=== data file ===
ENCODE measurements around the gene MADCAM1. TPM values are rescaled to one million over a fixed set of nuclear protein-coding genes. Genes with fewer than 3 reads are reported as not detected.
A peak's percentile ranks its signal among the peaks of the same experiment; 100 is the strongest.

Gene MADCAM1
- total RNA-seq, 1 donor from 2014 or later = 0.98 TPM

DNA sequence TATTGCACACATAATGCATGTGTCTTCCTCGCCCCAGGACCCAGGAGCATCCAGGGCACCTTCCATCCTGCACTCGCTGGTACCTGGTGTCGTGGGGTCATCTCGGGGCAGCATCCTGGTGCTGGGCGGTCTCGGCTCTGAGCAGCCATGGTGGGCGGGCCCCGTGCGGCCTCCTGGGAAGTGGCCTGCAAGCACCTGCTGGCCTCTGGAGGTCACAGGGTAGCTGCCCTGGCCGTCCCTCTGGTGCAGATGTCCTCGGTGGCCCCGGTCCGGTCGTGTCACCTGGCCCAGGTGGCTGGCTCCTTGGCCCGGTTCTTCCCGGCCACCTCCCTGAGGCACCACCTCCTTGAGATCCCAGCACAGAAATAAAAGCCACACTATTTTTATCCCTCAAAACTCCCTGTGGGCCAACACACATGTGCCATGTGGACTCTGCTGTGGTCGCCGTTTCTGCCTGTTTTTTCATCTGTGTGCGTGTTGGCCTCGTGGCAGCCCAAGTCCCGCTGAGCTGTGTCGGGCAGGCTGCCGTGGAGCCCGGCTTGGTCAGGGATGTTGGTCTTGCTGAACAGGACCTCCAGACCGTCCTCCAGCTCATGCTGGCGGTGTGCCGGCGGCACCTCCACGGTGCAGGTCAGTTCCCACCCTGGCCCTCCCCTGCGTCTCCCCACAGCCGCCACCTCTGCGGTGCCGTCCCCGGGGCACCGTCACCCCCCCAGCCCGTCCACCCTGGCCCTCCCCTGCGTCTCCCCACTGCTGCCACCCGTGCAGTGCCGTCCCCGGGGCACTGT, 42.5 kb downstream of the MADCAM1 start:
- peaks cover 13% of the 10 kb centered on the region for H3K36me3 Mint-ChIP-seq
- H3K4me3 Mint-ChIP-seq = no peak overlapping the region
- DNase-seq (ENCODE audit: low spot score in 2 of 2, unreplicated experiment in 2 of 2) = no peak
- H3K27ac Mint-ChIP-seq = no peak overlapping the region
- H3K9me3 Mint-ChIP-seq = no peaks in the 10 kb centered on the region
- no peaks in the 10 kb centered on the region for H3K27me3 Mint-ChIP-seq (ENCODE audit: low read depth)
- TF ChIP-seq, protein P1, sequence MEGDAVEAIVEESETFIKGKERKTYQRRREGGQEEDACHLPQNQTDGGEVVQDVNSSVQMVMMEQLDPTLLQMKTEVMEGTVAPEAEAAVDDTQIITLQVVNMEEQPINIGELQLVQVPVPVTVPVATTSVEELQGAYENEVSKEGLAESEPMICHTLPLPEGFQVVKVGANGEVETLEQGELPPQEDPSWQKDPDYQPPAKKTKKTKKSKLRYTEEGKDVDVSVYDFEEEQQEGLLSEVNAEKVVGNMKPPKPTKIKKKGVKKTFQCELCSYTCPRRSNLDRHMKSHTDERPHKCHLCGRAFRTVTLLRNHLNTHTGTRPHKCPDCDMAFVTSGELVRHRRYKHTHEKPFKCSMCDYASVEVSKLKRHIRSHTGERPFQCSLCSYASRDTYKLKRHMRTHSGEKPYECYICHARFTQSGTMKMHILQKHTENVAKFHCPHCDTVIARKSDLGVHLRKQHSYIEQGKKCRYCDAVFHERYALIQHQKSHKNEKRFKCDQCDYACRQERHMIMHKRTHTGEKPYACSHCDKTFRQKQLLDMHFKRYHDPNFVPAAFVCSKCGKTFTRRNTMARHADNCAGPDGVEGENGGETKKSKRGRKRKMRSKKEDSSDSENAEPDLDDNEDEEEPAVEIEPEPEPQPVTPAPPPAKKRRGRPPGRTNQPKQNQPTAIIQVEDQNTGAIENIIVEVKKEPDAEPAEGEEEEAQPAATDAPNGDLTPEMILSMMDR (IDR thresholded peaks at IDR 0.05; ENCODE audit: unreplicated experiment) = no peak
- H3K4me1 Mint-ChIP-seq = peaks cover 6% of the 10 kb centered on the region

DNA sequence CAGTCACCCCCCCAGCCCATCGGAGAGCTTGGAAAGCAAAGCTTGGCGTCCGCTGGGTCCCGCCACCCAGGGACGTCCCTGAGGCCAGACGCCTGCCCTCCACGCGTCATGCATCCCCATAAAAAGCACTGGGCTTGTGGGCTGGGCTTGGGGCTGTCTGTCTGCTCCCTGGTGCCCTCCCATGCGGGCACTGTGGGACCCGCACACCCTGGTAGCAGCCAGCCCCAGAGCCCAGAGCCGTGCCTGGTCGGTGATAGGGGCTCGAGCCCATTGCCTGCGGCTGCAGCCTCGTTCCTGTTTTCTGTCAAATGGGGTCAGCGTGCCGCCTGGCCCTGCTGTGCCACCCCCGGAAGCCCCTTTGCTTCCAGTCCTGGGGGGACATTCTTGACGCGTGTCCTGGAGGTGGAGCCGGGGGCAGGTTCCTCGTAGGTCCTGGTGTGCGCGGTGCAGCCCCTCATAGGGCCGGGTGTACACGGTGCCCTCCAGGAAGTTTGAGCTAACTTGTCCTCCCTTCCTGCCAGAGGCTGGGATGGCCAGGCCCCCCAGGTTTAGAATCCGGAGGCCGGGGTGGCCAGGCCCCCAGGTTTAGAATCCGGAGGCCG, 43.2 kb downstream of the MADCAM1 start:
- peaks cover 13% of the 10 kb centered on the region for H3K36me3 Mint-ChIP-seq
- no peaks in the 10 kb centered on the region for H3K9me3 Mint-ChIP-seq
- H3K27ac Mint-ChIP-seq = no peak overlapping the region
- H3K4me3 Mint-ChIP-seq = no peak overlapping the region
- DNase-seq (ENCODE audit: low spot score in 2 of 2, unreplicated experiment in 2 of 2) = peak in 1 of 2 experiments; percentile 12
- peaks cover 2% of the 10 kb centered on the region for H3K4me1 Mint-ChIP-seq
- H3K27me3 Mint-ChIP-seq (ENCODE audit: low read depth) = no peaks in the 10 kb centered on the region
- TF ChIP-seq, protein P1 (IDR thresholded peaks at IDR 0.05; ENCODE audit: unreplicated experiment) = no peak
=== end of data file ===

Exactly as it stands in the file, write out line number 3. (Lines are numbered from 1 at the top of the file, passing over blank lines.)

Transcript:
Gene MADCAM1